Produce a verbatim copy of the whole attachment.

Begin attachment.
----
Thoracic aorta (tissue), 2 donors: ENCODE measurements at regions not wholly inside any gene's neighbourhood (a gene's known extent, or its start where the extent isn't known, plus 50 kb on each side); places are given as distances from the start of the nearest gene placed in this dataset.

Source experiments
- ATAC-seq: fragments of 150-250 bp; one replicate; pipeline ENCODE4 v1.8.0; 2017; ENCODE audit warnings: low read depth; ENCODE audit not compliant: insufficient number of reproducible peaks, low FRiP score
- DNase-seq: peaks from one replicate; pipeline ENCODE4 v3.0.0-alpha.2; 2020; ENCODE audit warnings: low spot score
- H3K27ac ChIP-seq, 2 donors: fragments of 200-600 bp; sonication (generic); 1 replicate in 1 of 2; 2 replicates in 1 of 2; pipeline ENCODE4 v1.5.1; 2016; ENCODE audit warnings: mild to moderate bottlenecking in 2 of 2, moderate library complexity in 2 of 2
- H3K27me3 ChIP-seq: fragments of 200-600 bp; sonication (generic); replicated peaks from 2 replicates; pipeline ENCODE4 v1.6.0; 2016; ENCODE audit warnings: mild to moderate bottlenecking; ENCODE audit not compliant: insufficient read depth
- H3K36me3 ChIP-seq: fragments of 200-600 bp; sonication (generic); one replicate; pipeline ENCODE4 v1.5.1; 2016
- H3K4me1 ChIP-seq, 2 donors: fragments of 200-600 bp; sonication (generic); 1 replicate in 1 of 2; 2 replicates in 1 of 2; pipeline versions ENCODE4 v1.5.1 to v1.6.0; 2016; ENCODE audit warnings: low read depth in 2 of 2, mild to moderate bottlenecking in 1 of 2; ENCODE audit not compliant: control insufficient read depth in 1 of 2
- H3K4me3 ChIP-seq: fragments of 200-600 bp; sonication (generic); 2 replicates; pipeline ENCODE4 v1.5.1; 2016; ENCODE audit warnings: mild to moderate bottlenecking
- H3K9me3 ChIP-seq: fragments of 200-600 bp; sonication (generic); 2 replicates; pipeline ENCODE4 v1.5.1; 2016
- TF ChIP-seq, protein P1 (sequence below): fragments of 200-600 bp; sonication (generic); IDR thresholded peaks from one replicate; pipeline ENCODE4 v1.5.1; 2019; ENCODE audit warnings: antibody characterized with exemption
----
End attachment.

Thoracic aorta (tissue), 2 donors: ENCODE measurements at regions not wholly inside any gene's neighbourhood (a gene's known extent, or its start where the extent isn't known, plus 50 kb on each side); places are given as distances from the start of the nearest gene placed in this dataset.

Source experiments
- ATAC-seq: fragments of 150-250 bp; one replicate; pipeline ENCODE4 v1.8.0; 2017; ENCODE audit warnings: low read depth; ENCODE audit not compliant: insufficient number of reproducible peaks, low FRiP score
- DNase-seq: peaks from one replicate; pipeline ENCODE4 v3.0.0-alpha.2; 2020; ENCODE audit warnings: low spot score
- H3K27ac ChIP-seq, 2 donors: fragments of 200-600 bp; sonication (generic); 1 replicate in 1 of 2; 2 replicates in 1 of 2; pipeline ENCODE4 v1.5.1; 2016; ENCODE audit warnings: mild to moderate bottlenecking in 2 of 2, moderate library complexity in 2 of 2
- H3K27me3 ChIP-seq: fragments of 200-600 bp; sonication (generic); replicated peaks from 2 replicates; pipeline ENCODE4 v1.6.0; 2016; ENCODE audit warnings: mild to moderate bottlenecking; ENCODE audit not compliant: insufficient read depth
- H3K36me3 ChIP-seq: fragments of 200-600 bp; sonication (generic); one replicate; pipeline ENCODE4 v1.5.1; 2016
- H3K4me1 ChIP-seq, 2 donors: fragments of 200-600 bp; sonication (generic); 1 replicate in 1 of 2; 2 replicates in 1 of 2; pipeline versions ENCODE4 v1.5.1 to v1.6.0; 2016; ENCODE audit warnings: low read depth in 2 of 2, mild to moderate bottlenecking in 1 of 2; ENCODE audit not compliant: control insufficient read depth in 1 of 2
- H3K4me3 ChIP-seq: fragments of 200-600 bp; sonication (generic); 2 replicates; pipeline ENCODE4 v1.5.1; 2016; ENCODE audit warnings: mild to moderate bottlenecking
- H3K9me3 ChIP-seq: fragments of 200-600 bp; sonication (generic); 2 replicates; pipeline ENCODE4 v1.5.1; 2016
- TF ChIP-seq, protein P1 (sequence below): fragments of 200-600 bp; sonication (generic); IDR thresholded peaks from one replicate; pipeline ENCODE4 v1.5.1; 2019; ENCODE audit warnings: antibody characterized with exemption